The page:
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Depending on the type of session we’re having, I may well ask an adult client to tell me what their purpose in life is. I never cease to be amazed at the number of people who look back at me with a “deer in the headlights” look.

Women especially have trouble answering this question. As mothers, workers, homemakers, artists, social networkers, lovers, chauffeurs, spiritual guides, etc., they find that their purpose can sometimes get buried—even lost.

My next question is “Do you know what your purpose in life is?” At this point, I often receive a version of this answer: “I haven’t found my purpose yet.”

The bad news is, if you’re waiting to “find” your life purpose, you can stop looking now, because you’re never going to “find” it.

The good news is you don’t find your purpose; you determine it. It’s a choice, a conscious decision that you make. For example, I have determined that my purpose is to be a mindful agent of heart-based change—body, mind, and spirit.

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It’s my perspective that knowing one’s life purpose—and living it—is vital to dynamic participation in the world and to joy.

Passion is different from purpose. Passion is what fuels our purpose; it’s the drive behind it.

In his book, To Reach the Clouds,Philippe Petit—a French high-wire artist who gained fame for his high-wire walk between the Twin Towers in New York City on August 7, 1974—said, “Passion is something that knows no bounds.”

The drive behind my purpose is compassion.

Mission

The natural outcome or result of a person’s purpose—in my case, to be a mindful agent of heart-based change—is the person’s mission. In other words, if I’m authentically living my purpose, people will naturally experience change, be it physical, mental, emotional, or spiritual.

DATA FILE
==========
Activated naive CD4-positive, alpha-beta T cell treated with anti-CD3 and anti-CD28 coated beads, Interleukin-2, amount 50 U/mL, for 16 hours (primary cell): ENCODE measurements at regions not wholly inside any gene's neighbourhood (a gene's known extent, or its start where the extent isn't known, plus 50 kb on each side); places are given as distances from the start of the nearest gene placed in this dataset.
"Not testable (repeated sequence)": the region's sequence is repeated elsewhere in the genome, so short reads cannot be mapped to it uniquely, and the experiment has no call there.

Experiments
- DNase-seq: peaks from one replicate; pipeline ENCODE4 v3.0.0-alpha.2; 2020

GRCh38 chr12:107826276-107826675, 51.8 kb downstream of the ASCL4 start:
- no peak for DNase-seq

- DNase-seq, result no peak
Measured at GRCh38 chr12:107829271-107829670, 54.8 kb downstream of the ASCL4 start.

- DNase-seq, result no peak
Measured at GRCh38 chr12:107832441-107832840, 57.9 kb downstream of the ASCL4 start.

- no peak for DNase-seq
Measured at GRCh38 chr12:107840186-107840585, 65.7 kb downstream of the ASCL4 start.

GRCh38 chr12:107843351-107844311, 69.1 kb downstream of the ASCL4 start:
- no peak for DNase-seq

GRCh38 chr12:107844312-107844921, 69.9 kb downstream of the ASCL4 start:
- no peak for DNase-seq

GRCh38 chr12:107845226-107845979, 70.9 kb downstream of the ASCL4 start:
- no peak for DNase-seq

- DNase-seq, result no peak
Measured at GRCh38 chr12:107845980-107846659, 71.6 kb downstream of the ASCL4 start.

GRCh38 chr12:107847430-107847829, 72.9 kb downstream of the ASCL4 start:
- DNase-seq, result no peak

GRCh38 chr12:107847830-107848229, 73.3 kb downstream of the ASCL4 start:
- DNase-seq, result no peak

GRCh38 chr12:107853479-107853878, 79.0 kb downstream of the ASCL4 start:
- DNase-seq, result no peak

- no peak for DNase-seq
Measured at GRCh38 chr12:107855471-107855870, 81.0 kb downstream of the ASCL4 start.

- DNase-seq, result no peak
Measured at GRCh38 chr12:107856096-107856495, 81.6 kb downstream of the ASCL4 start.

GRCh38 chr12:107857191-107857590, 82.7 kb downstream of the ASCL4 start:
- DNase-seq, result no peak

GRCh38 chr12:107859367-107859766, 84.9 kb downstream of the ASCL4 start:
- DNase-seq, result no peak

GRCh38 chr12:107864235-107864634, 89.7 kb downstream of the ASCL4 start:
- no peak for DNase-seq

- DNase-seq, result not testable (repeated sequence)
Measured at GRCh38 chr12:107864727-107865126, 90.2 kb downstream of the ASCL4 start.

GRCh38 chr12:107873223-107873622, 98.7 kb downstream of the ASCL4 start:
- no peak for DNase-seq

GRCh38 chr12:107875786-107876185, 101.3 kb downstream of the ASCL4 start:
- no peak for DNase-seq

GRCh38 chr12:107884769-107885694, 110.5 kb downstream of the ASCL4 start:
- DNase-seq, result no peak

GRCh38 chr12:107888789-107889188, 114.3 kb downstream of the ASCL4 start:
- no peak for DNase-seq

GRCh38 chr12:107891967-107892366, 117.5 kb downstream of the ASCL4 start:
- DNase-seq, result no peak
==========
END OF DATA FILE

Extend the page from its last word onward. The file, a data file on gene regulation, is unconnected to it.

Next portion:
This means that my mission is to effect change that’s positive, uplifting, constructive, and healing—heart-based change.

Path

Our path is the vehicle by which we accomplish our purpose and mission. Once we’ve determined our purpose and the natural outcome (our mission), we must choose a path.

At this point, you might think that the path through which we accomplish our purpose must be what we do for a living—our career. It may well be, but that’s not necessarily the case.

When a client goes through my Life Harmony program, part of that experience includes determining their life purpose if they haven’t already done so. Here are some wonderful examples of what many of my clients have arrived at:

Valerie, a financial advisor by day and hospice volunteer by night, said, “I determined my purpose to be an end-of-life caregiver to the terminally ill; to provide practical, emotional, and spiritual support as they make their end-of-life transition.”

She went on to say, “It’s been a steep learning curve. What I love most—and sometimes dislike most—is the interaction with people. Everyone reacts differently when dealing with death, whether it’s their own or that of a loved one. Sometimes it brings out the best in them. Sometimes it brings out the worst. I’ve learned to practice levels of patience and compassion that have gone well beyond what I’ve known in the past.”